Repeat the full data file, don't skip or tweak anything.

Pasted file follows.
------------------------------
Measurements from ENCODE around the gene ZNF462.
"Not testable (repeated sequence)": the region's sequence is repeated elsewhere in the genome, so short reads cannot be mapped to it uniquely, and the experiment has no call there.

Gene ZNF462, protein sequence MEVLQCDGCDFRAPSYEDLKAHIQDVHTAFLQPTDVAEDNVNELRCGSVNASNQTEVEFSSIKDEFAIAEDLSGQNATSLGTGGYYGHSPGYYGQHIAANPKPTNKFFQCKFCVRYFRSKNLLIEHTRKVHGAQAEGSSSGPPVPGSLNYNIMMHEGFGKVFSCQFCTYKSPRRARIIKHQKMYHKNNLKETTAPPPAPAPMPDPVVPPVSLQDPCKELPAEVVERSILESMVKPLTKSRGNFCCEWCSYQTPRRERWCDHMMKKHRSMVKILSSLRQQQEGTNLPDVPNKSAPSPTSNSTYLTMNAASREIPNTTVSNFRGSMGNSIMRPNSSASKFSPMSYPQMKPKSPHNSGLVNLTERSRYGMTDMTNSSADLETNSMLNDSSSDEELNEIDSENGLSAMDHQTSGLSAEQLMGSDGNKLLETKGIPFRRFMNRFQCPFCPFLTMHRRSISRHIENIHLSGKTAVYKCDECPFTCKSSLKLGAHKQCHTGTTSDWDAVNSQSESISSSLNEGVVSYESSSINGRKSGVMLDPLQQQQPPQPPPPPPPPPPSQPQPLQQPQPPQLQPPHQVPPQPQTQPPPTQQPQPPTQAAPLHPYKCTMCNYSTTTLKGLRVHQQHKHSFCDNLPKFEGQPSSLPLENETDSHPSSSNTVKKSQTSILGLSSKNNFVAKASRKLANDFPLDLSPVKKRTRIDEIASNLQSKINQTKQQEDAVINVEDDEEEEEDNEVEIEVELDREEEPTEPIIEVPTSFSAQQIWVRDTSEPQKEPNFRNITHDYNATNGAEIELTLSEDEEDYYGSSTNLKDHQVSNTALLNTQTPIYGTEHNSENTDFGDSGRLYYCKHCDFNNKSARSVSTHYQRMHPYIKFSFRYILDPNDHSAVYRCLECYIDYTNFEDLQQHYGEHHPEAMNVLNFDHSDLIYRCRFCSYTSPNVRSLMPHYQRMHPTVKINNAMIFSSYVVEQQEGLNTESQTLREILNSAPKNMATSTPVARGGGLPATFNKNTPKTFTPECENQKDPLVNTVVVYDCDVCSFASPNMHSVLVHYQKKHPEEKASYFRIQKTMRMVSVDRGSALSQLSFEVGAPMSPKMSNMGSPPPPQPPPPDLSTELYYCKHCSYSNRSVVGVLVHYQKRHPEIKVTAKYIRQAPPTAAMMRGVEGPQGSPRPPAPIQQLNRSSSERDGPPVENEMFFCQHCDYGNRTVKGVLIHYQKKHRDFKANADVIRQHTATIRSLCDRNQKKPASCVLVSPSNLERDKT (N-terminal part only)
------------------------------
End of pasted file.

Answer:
Measurements from ENCODE around the gene ZNF462.
"Not testable (repeated sequence)": the region's sequence is repeated elsewhere in the genome, so short reads cannot be mapped to it uniquely, and the experiment has no call there.

Gene ZNF462, protein sequence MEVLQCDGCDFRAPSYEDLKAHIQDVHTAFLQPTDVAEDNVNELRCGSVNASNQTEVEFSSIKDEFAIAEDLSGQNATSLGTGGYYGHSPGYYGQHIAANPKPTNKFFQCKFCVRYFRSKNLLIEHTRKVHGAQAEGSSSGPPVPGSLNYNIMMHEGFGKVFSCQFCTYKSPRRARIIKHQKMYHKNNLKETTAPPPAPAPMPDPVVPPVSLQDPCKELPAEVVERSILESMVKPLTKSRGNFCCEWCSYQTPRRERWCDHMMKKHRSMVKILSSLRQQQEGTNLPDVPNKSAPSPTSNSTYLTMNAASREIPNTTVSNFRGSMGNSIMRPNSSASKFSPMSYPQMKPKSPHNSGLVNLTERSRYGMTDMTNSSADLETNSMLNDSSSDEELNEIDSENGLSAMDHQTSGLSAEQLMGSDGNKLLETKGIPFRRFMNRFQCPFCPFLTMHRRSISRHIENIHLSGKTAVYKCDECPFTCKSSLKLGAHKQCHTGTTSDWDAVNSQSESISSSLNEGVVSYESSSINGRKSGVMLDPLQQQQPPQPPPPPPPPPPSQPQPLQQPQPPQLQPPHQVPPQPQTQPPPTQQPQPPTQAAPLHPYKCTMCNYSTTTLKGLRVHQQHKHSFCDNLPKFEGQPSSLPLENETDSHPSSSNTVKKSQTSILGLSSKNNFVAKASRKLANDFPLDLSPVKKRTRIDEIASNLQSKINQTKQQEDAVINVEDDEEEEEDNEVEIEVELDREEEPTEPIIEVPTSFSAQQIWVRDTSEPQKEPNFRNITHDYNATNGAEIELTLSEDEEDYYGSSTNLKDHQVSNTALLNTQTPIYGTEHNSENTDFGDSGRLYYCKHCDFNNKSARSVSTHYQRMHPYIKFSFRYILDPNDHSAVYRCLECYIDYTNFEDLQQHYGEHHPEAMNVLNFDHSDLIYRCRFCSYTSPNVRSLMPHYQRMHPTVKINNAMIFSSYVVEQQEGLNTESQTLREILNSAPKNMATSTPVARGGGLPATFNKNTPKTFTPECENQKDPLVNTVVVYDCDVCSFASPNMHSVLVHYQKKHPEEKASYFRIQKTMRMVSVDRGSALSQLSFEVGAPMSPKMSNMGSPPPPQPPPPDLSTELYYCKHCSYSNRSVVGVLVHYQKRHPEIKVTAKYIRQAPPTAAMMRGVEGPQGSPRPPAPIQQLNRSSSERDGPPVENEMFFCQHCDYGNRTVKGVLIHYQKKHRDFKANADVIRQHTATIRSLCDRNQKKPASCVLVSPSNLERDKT (N-terminal part only)